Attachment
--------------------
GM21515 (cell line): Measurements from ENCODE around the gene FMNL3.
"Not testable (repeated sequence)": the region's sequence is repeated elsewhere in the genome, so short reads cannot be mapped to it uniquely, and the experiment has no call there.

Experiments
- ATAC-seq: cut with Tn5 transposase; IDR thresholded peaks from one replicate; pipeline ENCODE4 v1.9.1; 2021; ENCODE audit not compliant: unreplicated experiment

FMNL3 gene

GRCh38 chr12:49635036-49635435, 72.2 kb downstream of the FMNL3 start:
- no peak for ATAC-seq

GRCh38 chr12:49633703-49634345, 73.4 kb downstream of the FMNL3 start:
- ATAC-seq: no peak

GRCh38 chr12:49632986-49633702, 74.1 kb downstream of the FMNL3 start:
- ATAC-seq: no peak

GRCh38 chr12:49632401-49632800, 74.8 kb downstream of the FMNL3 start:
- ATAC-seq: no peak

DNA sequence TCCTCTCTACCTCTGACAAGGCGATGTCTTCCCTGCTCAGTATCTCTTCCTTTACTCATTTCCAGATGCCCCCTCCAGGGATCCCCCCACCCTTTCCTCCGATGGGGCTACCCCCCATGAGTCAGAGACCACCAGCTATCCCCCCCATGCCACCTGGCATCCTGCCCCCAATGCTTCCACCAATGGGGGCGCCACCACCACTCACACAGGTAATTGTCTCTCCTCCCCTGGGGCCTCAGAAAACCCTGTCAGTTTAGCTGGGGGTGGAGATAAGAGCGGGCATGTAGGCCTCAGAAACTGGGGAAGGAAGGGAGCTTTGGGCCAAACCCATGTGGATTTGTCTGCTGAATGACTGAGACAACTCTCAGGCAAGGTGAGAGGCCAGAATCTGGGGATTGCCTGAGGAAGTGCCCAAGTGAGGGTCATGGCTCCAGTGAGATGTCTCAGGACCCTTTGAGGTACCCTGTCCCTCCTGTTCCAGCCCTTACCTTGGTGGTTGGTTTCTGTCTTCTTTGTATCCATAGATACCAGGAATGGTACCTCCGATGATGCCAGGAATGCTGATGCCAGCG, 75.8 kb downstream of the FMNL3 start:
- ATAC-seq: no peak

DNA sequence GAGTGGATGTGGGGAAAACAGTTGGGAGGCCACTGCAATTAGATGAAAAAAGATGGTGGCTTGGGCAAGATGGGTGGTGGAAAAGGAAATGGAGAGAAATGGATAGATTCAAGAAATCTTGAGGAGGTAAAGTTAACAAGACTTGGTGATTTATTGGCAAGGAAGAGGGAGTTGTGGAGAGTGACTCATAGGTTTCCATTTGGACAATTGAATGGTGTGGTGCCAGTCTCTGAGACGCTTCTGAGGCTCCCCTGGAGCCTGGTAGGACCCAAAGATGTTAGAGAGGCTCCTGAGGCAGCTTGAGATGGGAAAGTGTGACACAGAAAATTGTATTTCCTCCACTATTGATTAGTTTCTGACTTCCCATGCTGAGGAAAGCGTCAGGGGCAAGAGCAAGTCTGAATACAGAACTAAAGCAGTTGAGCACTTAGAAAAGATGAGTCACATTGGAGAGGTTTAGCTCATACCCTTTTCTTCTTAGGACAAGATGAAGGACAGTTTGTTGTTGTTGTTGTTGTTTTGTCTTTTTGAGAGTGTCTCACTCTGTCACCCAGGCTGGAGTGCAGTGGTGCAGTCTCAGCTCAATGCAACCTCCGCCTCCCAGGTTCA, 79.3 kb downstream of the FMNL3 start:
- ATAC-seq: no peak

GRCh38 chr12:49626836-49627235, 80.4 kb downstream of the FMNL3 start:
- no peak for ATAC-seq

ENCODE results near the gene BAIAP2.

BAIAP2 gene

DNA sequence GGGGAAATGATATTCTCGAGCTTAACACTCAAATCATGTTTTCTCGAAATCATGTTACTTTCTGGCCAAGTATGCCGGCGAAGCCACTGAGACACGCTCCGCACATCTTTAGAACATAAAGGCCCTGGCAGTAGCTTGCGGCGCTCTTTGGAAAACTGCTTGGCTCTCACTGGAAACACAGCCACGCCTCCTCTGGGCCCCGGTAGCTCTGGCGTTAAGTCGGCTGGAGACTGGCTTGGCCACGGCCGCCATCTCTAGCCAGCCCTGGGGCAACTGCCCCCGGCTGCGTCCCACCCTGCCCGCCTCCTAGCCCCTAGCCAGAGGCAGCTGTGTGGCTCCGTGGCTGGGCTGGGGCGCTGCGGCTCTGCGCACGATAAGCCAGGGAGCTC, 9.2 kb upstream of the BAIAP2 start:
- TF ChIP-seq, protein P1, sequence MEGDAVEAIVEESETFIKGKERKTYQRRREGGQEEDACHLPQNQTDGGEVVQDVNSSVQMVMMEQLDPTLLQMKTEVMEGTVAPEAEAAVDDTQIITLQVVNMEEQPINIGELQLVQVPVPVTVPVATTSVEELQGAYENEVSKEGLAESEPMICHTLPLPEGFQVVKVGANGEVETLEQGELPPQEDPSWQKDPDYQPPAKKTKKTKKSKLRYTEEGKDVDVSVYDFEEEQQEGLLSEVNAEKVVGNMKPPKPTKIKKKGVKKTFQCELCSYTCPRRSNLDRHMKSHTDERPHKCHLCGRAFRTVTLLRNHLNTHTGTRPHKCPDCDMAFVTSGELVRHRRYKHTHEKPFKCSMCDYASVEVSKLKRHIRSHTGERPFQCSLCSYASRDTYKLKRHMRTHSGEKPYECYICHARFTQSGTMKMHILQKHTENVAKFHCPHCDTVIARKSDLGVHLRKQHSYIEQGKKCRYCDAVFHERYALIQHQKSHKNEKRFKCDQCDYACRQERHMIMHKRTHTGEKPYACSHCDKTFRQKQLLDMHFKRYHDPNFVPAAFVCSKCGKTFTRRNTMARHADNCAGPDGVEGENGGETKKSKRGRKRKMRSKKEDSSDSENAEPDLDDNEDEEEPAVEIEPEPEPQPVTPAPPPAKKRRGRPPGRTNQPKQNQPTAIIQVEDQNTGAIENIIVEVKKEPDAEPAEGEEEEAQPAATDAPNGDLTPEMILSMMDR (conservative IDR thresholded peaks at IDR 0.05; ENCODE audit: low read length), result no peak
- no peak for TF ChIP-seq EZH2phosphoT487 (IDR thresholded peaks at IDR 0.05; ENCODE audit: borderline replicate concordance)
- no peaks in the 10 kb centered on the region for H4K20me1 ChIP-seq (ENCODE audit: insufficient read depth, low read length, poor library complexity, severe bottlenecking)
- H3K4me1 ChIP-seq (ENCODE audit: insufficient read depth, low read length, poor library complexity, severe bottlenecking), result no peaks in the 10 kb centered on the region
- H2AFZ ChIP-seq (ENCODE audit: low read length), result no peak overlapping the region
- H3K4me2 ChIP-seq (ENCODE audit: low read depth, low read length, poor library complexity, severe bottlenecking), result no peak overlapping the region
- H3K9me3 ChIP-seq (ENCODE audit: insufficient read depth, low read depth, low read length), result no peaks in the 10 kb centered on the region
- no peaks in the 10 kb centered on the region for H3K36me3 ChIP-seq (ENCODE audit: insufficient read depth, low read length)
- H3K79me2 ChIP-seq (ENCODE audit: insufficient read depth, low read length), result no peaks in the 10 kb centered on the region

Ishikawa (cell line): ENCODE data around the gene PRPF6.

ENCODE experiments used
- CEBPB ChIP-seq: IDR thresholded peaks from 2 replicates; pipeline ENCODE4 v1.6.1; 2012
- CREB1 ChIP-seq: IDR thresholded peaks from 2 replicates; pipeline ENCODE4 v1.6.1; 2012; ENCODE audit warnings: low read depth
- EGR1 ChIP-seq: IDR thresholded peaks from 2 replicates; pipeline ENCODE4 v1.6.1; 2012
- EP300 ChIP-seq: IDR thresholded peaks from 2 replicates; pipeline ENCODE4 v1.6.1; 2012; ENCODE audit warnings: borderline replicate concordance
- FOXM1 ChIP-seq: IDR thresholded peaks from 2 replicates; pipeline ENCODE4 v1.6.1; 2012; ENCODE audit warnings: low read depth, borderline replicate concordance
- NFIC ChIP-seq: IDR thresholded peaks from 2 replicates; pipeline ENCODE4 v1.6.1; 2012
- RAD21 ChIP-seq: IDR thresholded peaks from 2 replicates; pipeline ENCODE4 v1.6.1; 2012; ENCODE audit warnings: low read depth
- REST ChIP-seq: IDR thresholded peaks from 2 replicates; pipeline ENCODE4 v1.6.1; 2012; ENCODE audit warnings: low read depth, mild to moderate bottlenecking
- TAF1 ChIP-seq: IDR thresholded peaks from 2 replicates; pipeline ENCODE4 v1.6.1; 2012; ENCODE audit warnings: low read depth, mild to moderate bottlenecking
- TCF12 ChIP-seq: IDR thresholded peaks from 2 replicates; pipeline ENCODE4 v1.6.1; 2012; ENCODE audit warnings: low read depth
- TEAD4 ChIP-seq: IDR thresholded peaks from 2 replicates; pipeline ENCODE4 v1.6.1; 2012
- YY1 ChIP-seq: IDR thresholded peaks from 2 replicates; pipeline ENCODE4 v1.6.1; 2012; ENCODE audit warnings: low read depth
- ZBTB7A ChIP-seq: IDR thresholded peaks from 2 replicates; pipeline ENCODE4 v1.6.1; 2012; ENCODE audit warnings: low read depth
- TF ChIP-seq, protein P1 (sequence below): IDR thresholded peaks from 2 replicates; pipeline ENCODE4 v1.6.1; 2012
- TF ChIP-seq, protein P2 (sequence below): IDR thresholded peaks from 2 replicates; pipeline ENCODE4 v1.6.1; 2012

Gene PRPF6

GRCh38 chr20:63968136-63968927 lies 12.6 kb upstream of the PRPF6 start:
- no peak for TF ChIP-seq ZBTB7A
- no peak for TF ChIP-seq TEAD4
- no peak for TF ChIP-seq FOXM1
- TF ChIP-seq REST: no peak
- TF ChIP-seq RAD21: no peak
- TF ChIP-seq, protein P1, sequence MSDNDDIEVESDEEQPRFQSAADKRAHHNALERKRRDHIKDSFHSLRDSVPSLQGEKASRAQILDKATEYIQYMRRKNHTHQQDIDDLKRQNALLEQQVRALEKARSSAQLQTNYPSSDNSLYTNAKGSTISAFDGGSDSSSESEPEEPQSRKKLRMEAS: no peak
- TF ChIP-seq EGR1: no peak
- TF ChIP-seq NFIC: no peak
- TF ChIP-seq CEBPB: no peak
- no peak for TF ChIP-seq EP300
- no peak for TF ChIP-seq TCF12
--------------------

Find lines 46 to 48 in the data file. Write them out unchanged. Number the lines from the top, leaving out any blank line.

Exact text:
- ZBTB7A ChIP-seq: IDR thresholded peaks from 2 replicates; pipeline ENCODE4 v1.6.1; 2012; ENCODE audit warnings: low read depth
- TF ChIP-seq, protein P1 (sequence below): IDR thresholded peaks from 2 replicates; pipeline ENCODE4 v1.6.1; 2012
- TF ChIP-seq, protein P2 (sequence below): IDR thresholded peaks from 2 replicates; pipeline ENCODE4 v1.6.1; 2012